Techno Bra is the inspiration of Kursty Groves, a designer, and offers more tangible support than underwires.
It contains electric circuits that monitor the wearer's heartbeat and trip an alarm if it leaps suddenly, indicating panic. Unless the wearer responds and switches off the alarm, which vibrates silently, a central computer is alerted and the whereabouts of the bra can be pinpointed with a global positioning system.
The brassiere is still being developed but has awoken commercial interest. Nokia has supplied the communications technology, while Proactiv, a sports electronics company, has expressed an interest in exploring the concept, along with a fabric company, Penn Nyla.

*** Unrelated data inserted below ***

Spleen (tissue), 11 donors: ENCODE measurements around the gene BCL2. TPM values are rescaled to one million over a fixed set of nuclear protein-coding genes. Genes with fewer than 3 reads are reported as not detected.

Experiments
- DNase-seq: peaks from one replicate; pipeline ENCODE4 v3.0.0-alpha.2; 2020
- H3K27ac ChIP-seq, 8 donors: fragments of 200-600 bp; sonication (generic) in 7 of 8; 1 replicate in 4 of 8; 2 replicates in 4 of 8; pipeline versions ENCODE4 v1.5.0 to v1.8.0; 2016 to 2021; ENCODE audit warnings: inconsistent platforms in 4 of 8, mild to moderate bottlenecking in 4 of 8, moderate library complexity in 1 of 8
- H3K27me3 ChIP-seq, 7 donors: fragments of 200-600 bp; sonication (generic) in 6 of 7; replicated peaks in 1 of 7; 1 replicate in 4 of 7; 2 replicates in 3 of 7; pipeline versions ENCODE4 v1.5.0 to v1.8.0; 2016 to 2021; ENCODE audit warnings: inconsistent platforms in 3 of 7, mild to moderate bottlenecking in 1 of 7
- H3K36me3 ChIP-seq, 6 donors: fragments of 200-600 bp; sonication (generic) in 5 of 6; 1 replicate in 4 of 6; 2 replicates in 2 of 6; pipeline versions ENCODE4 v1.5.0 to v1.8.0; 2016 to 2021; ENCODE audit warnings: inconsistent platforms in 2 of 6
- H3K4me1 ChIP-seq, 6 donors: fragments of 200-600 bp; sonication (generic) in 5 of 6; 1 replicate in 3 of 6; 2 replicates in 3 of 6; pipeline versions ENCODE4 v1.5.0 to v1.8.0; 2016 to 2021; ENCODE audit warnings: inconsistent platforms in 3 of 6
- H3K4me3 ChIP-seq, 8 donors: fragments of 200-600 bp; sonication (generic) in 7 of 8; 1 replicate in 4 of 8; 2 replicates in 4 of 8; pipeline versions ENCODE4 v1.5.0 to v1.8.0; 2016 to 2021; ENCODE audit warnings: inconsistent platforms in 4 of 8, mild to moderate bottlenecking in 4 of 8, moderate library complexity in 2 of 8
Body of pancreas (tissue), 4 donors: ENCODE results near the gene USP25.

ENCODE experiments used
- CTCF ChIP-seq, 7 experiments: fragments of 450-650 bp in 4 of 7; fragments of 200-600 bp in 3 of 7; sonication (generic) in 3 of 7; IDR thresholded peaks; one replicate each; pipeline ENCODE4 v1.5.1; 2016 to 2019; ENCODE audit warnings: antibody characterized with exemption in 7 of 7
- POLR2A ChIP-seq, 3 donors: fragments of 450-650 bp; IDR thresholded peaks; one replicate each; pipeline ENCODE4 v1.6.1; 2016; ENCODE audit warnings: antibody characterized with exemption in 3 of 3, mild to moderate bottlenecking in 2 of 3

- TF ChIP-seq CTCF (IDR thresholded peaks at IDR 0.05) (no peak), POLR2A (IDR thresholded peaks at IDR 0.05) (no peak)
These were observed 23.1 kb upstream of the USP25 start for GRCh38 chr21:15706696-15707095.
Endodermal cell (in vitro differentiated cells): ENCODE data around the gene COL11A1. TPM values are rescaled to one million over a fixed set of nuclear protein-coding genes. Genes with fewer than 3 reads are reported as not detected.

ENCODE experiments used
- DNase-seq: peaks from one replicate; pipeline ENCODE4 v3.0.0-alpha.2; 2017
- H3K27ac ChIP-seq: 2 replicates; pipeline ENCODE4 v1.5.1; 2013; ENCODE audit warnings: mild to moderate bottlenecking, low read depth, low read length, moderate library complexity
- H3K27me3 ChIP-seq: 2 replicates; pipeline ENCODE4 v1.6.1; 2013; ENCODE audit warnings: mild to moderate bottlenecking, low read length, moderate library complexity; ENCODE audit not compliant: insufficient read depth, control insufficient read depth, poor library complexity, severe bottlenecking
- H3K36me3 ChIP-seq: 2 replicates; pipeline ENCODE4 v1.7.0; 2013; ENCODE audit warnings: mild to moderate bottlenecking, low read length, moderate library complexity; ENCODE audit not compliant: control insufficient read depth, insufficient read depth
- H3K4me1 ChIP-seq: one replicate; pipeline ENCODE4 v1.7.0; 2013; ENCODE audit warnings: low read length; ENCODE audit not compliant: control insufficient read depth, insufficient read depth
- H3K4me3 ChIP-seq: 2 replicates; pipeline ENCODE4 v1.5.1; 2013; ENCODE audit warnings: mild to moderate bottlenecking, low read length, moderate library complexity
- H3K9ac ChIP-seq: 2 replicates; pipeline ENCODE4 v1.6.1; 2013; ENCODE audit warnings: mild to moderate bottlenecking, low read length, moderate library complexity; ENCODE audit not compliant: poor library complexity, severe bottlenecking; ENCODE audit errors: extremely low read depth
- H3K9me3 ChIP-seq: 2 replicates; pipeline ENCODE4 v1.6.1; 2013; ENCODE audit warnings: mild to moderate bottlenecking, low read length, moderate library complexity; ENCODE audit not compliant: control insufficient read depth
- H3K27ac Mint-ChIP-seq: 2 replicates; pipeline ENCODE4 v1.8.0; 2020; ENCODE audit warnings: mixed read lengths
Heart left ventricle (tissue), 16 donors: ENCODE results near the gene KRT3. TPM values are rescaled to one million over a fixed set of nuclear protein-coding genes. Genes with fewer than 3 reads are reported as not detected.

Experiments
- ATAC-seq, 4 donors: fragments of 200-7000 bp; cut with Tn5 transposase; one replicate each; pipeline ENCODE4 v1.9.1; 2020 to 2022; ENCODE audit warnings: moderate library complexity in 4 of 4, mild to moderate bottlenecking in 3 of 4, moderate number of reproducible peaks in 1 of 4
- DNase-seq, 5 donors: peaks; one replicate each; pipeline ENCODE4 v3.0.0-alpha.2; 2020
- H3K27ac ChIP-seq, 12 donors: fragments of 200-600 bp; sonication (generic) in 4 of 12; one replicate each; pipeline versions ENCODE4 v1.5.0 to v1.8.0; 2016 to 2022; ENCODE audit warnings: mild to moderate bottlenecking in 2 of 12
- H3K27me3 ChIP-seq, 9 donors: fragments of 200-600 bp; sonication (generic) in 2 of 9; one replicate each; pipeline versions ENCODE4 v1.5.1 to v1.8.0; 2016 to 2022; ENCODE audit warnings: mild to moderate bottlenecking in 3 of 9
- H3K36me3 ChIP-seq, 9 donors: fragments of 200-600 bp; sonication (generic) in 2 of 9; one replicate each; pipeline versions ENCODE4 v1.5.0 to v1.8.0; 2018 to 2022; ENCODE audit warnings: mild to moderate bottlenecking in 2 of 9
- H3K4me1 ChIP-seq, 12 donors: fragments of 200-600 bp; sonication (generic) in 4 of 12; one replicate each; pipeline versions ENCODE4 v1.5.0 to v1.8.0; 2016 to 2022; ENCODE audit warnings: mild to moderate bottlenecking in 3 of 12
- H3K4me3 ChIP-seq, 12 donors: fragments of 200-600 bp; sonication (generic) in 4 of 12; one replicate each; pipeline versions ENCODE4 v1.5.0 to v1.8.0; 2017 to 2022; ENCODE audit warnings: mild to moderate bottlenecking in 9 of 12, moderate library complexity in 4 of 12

Its creator, an engineer, believes her idea will be a hit with young urban women, particularly those forced to travel late at night. "There's a humorous aspect to this but there are also serious implications," said Ms Groves, who designed the Techno Bra as part of her final degree show at the Royal College of Art in London. "According to the British Crime Survey, young women who live in cities are more affected by crime than any other group."
Washing the Techno Bra is straightforward, as the electronic components are secured by Velcro and can be removed before the underwear is put in a washing machine.
And for those worried that an amorous encounter, or a jog after a bus may have embarrassing results, Ms Groves has reassurance. "The change in heart rate is different when someone is panicked. It climbs very quickly."
More welcome surprises are followed by an increase in heart rate, but the jump is not so marked.Reuse content